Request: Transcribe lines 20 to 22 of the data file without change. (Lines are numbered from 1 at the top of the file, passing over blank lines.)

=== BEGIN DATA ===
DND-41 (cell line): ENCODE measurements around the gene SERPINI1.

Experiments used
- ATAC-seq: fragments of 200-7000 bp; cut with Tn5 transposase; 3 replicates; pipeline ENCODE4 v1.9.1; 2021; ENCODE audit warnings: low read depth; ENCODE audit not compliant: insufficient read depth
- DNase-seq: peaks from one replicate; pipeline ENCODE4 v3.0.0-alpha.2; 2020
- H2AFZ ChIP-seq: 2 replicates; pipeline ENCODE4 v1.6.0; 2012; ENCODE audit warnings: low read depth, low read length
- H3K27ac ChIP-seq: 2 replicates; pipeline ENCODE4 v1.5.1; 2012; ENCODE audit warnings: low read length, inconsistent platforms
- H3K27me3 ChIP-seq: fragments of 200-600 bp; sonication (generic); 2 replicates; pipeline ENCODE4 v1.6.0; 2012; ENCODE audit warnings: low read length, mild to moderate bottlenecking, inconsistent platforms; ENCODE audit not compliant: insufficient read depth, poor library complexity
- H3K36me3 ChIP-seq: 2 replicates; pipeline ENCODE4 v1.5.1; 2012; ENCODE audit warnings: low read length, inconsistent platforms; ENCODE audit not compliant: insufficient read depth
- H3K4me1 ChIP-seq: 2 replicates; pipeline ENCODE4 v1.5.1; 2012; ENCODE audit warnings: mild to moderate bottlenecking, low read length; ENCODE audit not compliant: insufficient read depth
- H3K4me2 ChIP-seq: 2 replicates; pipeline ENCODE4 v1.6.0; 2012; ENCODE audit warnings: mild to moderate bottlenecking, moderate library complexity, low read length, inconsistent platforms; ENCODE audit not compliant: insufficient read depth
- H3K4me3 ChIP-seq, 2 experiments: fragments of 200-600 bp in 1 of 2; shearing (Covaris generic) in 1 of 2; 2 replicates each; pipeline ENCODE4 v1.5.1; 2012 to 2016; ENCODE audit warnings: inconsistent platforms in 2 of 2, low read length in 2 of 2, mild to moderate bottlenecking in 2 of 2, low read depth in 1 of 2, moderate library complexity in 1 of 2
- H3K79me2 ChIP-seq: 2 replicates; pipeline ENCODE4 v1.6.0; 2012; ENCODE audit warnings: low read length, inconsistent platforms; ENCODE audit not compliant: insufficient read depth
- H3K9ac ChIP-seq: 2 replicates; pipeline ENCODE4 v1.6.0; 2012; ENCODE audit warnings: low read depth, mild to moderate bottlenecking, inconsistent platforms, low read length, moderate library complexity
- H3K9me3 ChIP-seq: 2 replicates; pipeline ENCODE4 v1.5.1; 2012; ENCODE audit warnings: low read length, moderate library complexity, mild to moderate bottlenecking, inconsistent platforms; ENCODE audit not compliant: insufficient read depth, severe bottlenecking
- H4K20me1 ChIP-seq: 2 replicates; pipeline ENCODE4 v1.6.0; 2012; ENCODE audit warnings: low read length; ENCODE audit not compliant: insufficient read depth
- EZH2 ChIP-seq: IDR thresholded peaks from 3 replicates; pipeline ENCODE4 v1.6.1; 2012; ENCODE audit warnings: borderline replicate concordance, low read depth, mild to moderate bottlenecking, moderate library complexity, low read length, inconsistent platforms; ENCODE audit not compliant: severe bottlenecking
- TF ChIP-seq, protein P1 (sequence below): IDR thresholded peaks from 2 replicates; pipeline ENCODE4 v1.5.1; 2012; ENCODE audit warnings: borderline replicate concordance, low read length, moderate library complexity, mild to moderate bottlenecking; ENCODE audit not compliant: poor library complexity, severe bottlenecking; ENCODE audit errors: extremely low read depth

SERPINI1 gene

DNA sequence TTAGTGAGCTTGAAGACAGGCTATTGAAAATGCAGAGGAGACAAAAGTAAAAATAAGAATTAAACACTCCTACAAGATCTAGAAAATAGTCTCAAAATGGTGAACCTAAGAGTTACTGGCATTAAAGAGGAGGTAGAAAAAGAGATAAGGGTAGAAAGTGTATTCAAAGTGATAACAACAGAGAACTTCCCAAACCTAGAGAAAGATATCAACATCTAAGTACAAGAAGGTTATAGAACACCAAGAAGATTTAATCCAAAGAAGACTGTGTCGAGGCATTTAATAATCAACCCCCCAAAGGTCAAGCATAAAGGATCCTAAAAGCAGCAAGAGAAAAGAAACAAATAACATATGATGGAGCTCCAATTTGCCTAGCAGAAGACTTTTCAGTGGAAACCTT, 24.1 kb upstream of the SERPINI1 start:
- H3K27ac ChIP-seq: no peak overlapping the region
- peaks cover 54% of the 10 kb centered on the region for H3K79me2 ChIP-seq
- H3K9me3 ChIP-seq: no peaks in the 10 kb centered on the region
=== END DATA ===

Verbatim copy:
- H3K27ac ChIP-seq: no peak overlapping the region
- peaks cover 54% of the 10 kb centered on the region for H3K79me2 ChIP-seq
- H3K9me3 ChIP-seq: no peaks in the 10 kb centered on the region